Thursday, May 30, 2019

Phantom of the Opera (1962)

A notoriously difficult Hammer movie to see, their version of Phantom of the Opera has only been available in the UK as part of a box set.  I don't recall it having been on UK TV since the late seventies, (unfortunately, I missed its seventies showings), either.  Even on its initial release it was considered a disappointment and has never been held in the same esteem as other Terence Fisher directed Hammer horrors from the same period.  Indeed, the film's under performance at the box office apparently resulted in Fisher's exile from Hammer for a couple of years.  Part of the problem, as far as audiences were concerned, was that, despite excellent production values, Phantom of the Opera didn't feature either of Hammer's A-list stars: Peter Cushing and Christopher lead.  Instead, Herbert Lom headlines as the Phantom, supported by Michael Gough, in a rare Hammer appearance and Hammer regulars Thorley Walters, Heather Sears and Patrick Troughton.  All fine actors, but lacking the depth of Cushing or the sheer intensity of Lee.

While following, more or less, the plot of previous film versions of Gaston Leroux's novel, this Phantom relocates it action to London.  Its most damaging alteration, though, is its attempt to turn the central character into a tragic hero rather than a monster - in this version it isn't the Phantom who commits the murders, but rather his misguided dwarf lackey.  The true villain, though, is Michael Gough's Lord Ambrose, who stole the Phantom's music and was responsible for his disfigurement.  Obviously, by absolving the title character of responsibility for any of the murders and revealing him to be a badly maimed music teacher rather than a disfigured madman, changes the entire emphasis of the film, weakening its status as a horror film.  To be fair to Hammer, they were only continuing the trends established by the Claude Rains starring 1943 remake of Phantom of the Opera, which was a similarly underwhelming horror experience, with its emphasis on the romantic leads and relegation of the Phantom to virtually a secondary character, robbed of much of his villainous stature.  Of course, the trend to make the Phantom a tragic romantic hero culminated with the Andrew Lloyd Webber musical version of the story, which eschews horror in favour of spectacle and romance.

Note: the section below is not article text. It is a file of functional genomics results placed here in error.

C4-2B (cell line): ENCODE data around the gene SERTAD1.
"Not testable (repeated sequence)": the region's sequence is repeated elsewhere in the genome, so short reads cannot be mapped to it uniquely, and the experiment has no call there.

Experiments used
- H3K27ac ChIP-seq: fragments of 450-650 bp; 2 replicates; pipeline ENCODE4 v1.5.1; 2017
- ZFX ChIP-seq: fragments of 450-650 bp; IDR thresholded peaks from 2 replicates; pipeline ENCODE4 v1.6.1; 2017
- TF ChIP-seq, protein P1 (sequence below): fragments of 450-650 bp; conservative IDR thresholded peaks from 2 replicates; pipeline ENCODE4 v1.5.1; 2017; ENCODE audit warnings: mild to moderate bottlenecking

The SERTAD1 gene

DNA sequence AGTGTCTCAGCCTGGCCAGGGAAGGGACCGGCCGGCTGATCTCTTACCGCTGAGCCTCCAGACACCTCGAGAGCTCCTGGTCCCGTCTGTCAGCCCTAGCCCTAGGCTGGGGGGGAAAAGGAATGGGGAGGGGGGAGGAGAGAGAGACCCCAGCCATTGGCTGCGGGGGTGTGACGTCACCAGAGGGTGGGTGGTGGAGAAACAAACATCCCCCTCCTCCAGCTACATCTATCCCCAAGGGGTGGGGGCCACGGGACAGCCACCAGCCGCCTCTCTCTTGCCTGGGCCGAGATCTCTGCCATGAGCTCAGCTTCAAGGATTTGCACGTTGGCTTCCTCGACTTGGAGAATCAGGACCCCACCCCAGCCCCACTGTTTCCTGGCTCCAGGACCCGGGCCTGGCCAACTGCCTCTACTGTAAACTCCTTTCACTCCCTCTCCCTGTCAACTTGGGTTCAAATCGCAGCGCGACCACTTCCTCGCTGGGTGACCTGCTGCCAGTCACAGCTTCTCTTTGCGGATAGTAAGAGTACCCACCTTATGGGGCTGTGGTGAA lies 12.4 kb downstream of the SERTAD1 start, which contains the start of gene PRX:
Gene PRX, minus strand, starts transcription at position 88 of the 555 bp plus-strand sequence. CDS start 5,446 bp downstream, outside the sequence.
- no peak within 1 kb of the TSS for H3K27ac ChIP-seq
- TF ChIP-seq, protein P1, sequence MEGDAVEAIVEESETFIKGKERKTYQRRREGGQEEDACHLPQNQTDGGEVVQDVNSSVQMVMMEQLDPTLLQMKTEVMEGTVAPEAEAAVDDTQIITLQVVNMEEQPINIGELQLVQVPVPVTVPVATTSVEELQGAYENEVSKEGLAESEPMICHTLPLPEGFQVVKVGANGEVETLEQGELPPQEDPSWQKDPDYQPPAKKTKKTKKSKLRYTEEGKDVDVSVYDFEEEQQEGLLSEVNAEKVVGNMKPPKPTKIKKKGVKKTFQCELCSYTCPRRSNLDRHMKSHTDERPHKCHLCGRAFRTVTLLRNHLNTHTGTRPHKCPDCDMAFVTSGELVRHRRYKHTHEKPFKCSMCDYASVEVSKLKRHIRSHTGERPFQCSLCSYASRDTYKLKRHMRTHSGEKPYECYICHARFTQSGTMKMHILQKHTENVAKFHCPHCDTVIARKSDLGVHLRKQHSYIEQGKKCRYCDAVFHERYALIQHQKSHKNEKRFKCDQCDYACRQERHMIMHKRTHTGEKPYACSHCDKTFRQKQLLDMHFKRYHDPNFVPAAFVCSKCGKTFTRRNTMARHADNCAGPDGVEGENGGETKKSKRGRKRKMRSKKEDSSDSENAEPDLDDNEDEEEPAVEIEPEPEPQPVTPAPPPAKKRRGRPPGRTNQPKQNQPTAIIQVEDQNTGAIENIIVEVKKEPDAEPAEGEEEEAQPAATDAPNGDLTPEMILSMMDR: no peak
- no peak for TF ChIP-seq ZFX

While most of the familiar set-pieces of the story are present in the 1962 version, they are rendered far less effective than in previous versions by the way in which they are reworked to accomodate a non-threatening, heroic Phantom.  The chandelier sequence now comes at the end of the film, but its fall onto the stage where Christine is performing is inadvertantly caused by the dwarf and the Phantom sacrifices himself by pushing the singer from under it in the nick of time, for instance.  The unmasking scene, traditionally a highlight of the story, also comes late in the film, but this time the Phantom isn't unmasked by a shocked Christine, but rather reveals his (not too impressively) scarred face to Lord Ambrose, in order to scare him.  While the film, overall, is a poorly conceived misfire, it has to be said that there only ever has been one satisfactory film version of the Phantom of the Opera: the 1925 silent version starring Lon Chaney.  Featuring an incredible central performance from Chaney and amazing productions values, (parts Paris recreated in Universal's studios and an extensive opera house interior set which would be re-used in many future productions - including the 1943 remake - for instance), the film is truly magnificent and doesn't shy away from presenting the Phantom in all his deranged anti-heroic glory.  No subsequent versions have come even close to matching the original's sheer spectacle, let alone its fevered atmosphere and bravura lead performance.



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